About Professor Ken Cruickshank

Dr. Ken Cruickshank is Associate Professor in TESOL in the Faculty of Education and Social Work. Ken’s principal work concerns language and literacy in multilingual contexts. His first book Teenagers, Literacy and School (Routledge, 2006) drew on his doctoral study of literacy practices in Arabic-speaking families in Sydney and explored how young people’s languages and literacies were extended or excluded in school contexts.

Dr. Cruickshank has also focused on community/ heritage languages. He has been a long-term member of the NSW Community Languages Schools Board and developed and co-ordinates inservice training for parents and community members working in the schools. He is presently researching and developing an inservice program for community language school principals and executive. Community languages and community languages schools have also been a research focus, in his present ARC Linkage study and in publications (Teaching and Learning Chinese in Global Contexts 2011, Continuum – with Linda Tsung; Language and Identity Across Modes of Communication 2014, Mouton de Gruyter – with Novi Djenar and Ahmar Mahboob). Linked to this work has been research into teacher mobility and cultural/ linguistic diversity. One strand of this has been a focus on internationally-educated teachers and their inclusion or marginalization in Australia; the second has been the role of international experience in helping local teachers meet professional standards.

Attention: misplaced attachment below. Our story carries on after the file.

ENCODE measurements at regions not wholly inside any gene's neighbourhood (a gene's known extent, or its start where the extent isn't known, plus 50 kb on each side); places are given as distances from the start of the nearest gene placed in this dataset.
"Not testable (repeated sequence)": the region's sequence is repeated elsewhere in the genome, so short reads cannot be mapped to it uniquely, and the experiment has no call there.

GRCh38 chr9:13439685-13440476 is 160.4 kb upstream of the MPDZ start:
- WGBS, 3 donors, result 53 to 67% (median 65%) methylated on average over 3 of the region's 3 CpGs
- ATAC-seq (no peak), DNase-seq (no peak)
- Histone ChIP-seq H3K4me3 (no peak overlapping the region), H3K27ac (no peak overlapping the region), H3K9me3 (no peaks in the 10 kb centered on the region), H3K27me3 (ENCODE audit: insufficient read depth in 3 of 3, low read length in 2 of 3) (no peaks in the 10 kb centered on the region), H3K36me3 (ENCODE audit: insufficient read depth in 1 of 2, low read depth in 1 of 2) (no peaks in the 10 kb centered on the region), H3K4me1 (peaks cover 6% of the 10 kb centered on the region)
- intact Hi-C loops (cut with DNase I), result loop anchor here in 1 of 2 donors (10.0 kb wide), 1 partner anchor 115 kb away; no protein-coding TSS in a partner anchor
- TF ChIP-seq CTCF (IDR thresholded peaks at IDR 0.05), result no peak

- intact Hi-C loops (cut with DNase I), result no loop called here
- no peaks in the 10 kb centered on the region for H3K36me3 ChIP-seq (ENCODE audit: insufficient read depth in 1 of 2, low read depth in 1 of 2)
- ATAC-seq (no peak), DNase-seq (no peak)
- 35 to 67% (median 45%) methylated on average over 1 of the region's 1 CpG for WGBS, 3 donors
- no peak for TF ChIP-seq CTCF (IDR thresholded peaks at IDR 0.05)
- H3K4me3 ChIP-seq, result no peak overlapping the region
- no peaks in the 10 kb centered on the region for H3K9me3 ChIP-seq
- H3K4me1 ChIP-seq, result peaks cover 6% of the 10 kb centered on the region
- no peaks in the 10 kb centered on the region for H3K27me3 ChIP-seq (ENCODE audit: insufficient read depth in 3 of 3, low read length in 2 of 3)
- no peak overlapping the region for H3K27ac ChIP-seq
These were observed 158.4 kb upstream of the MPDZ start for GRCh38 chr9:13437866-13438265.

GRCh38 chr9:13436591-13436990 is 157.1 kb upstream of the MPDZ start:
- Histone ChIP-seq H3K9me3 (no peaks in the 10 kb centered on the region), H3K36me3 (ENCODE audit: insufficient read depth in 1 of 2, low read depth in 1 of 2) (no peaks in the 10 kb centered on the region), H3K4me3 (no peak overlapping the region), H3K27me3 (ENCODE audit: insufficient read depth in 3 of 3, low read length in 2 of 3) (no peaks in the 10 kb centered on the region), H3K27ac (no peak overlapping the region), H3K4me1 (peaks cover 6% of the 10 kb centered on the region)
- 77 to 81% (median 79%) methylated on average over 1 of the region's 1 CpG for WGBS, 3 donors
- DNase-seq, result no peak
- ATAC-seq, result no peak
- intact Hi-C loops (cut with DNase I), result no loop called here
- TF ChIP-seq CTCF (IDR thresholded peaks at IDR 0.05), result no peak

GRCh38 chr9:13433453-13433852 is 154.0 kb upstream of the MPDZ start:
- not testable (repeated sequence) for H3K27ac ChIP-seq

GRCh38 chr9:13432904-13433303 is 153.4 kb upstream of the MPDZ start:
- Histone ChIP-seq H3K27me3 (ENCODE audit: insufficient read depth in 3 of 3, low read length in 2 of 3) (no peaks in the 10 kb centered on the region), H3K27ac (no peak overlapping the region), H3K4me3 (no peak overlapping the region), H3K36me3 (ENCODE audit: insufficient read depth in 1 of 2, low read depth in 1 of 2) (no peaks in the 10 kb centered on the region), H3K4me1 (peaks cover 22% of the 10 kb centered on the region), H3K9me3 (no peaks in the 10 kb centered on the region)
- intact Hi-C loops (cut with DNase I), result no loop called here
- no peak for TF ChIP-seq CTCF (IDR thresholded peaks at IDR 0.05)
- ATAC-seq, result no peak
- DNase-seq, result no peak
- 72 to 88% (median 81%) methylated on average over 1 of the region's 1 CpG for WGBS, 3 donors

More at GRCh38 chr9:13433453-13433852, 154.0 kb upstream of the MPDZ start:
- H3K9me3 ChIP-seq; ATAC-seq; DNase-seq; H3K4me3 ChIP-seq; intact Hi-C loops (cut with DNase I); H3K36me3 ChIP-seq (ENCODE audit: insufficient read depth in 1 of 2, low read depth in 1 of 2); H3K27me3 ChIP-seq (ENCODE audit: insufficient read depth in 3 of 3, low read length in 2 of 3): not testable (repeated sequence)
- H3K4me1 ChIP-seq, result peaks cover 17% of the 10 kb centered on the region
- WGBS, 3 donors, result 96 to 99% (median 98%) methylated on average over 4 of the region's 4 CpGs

Research interests Keywords: minority education, teacher professional development, TESOL, community languag

View Ken's academic profile here

Selected publications

  • Wright, J., Cruickshank, K., Black, S. (2018). Languages discourses in Australian middle-class schools: Parent and student perspectives. Discourse: Studies in the Cultural Politics of Education, 39(1), 98-112. [More Information]
  • Black, S., Wright, J., Cruickshank, K. (2018). The struggle for legitimacy: language provision in two 'residual' comprehensive high schools in Australia. Critical Studies in Education, 59(3), 348-363. [More Information]
  • Cruickshank, K., Wright, J. (2016). A tale of two cities: What the dickens happened to languages in NSW? Australian Review of Applied Linguistics, 39(1), 72-94. [More Information]
  • Rubino, A., Cruickshank, K. (2016). Exploring language choice and identity construction in 'in-between' sites: Ethnic media and community languages schools in Australia. Australian Review of Applied Linguistics, 39(3), 255-271. [More Information]